The government can only expect to net between £50 million and £150 million on the sale of the Millennium Dome and its surrounding land, private sector bidders said last week.
Speaking at the launch of a public consultation on their plans for the future of the £758 million Dome, one bidder said that it planned to spend more than £1 billion on transforming the 30ha site, but that the government could expect only around one-tenth of this investment.
Each of the bidders plans to keep the Richard Rogers Partnership structure and Dome minister Lord Falconer pledged to fight for its retention.
'The international interest in the sale of the Dome shows that it has a long-term future,' he said. But when pressed on the need to achieve the best return on the government's investment, he admitted that ministers will 'look at and consider every financial bid', raising fears that the Dome could still be sold for demolition. Some developers believe the site is worth around £50 million more if the Dome is demolished.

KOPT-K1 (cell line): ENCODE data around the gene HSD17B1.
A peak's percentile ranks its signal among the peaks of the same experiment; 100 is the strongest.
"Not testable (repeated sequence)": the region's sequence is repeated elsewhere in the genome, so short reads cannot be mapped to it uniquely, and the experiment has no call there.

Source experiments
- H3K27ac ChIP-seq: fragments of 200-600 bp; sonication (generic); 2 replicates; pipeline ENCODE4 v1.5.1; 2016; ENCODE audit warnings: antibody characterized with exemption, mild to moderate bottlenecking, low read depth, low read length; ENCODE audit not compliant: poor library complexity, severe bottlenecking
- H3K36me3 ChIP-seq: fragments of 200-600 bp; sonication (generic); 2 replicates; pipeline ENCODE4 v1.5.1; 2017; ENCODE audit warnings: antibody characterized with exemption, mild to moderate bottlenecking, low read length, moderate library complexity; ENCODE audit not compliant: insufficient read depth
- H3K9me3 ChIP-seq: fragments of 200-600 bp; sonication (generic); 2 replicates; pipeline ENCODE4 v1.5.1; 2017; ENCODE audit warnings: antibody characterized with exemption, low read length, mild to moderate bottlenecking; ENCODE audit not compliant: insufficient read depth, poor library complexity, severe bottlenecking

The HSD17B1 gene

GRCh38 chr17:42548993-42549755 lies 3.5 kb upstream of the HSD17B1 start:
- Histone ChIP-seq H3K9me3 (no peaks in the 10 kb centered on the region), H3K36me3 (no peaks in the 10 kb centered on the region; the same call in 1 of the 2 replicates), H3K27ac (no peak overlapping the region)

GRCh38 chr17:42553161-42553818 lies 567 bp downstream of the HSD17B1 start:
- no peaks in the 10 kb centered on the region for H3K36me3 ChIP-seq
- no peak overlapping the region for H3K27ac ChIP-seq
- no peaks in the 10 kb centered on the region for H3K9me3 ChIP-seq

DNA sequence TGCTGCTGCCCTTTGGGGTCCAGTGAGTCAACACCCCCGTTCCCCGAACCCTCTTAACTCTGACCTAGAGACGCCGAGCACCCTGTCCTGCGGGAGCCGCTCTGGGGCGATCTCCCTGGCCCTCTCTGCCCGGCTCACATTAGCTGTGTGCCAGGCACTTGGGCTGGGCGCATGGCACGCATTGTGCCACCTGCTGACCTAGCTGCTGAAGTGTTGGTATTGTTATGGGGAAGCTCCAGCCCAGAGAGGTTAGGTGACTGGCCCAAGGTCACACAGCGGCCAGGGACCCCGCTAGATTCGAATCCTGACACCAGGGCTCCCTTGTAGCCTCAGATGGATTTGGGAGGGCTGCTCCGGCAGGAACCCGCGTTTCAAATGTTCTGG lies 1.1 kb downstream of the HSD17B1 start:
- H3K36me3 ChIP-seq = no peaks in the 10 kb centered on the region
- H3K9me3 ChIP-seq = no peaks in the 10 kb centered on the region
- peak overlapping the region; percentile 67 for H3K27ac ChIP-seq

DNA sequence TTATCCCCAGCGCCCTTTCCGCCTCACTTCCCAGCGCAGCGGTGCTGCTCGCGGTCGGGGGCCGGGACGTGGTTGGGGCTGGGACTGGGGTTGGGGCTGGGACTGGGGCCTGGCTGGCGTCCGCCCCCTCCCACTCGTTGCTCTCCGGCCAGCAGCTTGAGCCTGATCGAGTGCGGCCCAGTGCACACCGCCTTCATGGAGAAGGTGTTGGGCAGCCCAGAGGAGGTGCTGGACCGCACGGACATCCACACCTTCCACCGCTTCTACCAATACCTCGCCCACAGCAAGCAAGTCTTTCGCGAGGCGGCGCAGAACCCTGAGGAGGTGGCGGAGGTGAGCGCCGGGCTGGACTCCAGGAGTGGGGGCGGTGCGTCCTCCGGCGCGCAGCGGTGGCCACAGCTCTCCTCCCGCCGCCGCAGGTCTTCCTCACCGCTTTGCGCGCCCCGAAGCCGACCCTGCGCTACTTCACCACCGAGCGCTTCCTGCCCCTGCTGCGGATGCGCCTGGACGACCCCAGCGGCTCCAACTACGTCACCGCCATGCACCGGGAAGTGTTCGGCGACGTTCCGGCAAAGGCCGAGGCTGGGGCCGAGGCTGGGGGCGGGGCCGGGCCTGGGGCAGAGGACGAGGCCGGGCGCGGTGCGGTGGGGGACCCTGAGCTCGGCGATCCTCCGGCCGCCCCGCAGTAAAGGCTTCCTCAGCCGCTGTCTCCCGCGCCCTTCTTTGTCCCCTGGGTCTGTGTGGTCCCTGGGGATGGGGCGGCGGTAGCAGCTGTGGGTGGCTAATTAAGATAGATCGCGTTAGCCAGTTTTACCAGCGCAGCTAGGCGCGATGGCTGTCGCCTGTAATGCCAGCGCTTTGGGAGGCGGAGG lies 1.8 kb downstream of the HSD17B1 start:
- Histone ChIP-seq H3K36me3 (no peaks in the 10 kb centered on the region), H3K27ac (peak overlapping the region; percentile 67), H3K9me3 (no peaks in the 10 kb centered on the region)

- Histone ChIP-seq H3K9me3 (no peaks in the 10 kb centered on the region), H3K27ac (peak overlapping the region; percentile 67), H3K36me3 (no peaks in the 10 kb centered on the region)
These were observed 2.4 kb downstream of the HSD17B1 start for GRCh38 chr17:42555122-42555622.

The launch of the consultation also revealed more detail of the bidders' plans, which include work by architects such as Terry Farrell & Partners, Lifschutz Davidson and landscape architect Derek Lovejoy Partnership.
Greenwich Media World aims to invest £650 million in 16 new buildings, some up to 95m tall, and wants to integrate its plans with a scheme being designed by Terry Farrell & Partners on the peninsula. 'We've been in talks with [Farrell] about the possibility of integrating the architecture on the sites and we are planning competitions for the new buildings,' a spokesman for the McAlpine-backed consortium said. The consortium plans to keep zones such as the Journey Zone and Talk Zone, but will introduce five new zones to be managed by Tussauds Group.
hok + Lobb is working on designs for Meridian City, a business centre based on the lifecycle of business, with start-ups located at the centre and mature businesses at the perimeter. The concept will include three hotels with a total of 2400 bedrooms.
Lord Falconer, deputy prime minister John Prescott, secretary of state for culture, media and sport Chris Smith, and regeneration minister Hilary Armstrong will be on the panel selecting a winner later this summer. But Falconer said the Dome could stay open for a further six months if more gate receipts are needed to cover costs - as long as 'demand for people to come was so great that it would seem unfair to close it.' March's visitor's numbers fell, to 556,308, 13,000 less than in February.
The consultation period runs until 24 April and plans are available at www.domelegacy.co.uk